Some of these skills used to be taught in mandatory home economics courses in middle school, but most of the classes ended about 20 years ago, said Pat Lynn, a Springdale, Md., high school teacher who taught her first home ec class in 1968. But in some schools, including her own, home economics has been reconstituted under the umbrella subject of "family and consumer sciences" to include electives in cooking, parenting, fashion and career training for jobs in the food-service and hospitality industries.
And despite laments about the end of home cooking, more than three-fourths of all dinners are prepared in the home, with women doing the majority of the cooking, according to the latest figures from the research firm NPD Group. Interest in food is undiminished, as measured by magazines devoted to the subject (it's the second-most-popular topic behind crafts and hobbies for new magazines launched in the past three years, said Samir A. Husni of the University of Mississippi) and in sales at gourmet cookware chains such as Williams-Sonoma and Sur La Table.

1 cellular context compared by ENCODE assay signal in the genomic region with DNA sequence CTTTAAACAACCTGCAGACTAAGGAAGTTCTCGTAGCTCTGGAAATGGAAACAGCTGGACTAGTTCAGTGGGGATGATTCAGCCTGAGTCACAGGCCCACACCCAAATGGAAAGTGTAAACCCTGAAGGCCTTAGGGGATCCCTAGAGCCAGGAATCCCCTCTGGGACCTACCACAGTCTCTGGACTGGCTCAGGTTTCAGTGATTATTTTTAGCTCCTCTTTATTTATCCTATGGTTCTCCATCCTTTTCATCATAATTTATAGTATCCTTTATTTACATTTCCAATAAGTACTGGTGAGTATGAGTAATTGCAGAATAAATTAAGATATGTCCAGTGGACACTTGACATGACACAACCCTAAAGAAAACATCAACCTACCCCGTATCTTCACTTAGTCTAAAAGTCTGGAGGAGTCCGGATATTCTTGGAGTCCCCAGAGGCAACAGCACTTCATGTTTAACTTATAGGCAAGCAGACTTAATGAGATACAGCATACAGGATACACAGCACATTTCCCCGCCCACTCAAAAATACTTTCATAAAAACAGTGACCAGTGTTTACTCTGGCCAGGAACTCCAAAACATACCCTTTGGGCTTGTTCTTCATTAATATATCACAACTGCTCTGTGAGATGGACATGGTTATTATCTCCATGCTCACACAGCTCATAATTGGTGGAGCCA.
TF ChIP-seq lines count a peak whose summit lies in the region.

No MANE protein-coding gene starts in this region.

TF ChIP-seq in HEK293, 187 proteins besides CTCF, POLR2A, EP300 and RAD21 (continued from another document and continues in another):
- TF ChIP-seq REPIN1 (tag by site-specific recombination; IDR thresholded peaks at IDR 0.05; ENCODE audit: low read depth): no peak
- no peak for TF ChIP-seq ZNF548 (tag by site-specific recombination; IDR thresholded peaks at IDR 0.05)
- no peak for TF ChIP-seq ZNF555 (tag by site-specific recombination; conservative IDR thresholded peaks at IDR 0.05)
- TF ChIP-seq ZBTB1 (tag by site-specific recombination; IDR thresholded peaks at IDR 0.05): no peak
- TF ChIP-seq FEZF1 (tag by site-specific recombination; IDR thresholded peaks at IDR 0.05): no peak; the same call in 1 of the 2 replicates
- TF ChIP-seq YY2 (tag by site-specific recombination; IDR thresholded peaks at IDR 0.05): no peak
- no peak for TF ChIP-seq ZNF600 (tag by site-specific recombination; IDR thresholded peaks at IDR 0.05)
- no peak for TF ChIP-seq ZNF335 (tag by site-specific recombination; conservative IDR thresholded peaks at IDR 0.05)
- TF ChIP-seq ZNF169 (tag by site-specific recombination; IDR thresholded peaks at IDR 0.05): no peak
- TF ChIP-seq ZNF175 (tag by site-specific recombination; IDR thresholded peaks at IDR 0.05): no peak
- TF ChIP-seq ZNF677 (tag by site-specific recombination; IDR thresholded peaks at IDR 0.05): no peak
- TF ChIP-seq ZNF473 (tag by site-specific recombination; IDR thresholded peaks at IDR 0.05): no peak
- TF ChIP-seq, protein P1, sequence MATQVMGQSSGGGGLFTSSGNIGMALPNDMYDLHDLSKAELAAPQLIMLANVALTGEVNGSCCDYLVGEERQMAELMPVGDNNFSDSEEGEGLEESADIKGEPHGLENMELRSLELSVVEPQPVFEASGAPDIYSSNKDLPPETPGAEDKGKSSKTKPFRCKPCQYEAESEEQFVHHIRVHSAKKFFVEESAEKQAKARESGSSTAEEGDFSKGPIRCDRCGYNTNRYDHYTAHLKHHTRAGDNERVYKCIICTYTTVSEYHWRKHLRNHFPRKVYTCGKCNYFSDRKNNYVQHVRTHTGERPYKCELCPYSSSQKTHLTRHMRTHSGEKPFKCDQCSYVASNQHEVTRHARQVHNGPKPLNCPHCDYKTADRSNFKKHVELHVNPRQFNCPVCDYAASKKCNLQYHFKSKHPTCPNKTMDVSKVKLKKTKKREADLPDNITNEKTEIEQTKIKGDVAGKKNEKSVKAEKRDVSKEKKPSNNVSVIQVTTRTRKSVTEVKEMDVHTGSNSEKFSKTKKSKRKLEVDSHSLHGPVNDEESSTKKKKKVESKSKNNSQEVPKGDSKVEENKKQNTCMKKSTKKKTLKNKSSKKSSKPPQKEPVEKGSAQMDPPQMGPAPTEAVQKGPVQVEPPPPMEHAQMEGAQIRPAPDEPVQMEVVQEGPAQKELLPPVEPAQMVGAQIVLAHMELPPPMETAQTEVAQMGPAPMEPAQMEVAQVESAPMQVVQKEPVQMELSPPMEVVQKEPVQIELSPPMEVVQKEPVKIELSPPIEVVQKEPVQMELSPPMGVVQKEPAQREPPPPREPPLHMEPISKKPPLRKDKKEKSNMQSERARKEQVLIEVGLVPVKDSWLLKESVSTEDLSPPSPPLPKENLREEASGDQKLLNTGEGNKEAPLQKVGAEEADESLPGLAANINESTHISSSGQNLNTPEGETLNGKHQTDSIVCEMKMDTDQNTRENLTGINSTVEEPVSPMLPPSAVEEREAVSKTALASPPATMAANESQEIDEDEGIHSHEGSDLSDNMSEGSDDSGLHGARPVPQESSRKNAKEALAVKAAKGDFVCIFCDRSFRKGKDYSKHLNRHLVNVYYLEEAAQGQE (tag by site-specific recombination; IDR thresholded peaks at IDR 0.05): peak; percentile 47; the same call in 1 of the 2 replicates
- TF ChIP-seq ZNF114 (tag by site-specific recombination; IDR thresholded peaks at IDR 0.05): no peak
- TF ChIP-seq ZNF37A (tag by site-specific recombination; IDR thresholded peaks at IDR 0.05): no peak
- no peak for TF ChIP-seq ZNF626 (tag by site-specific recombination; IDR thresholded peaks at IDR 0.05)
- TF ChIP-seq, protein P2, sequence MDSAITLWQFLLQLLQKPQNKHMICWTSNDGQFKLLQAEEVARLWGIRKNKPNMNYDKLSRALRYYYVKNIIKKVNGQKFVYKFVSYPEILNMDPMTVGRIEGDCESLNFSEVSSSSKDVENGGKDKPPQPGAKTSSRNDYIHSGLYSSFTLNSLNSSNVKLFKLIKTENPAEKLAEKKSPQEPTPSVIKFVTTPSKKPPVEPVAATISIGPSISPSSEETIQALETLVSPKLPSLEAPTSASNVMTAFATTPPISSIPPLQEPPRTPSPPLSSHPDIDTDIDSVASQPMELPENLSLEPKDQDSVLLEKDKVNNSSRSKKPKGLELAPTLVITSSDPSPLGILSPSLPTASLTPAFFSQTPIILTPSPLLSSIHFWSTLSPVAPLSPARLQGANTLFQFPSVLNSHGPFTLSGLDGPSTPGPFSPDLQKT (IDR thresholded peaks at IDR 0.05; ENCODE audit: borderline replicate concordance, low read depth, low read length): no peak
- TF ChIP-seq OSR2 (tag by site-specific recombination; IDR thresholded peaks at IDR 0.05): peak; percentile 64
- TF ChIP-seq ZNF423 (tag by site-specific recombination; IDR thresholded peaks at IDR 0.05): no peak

Still, in test kitchens at food giants such as Kraft, the goal is terminology that is "simplistic, and very literal, to make it easy to understand," Meyers said. Where 20 years ago a recipe for chicken might have said, "dredge the chicken in flour," today it might say, "coat the chicken in flour." And instead of saying "sauté," recipe writers say to "cook over medium heat and stir," she said.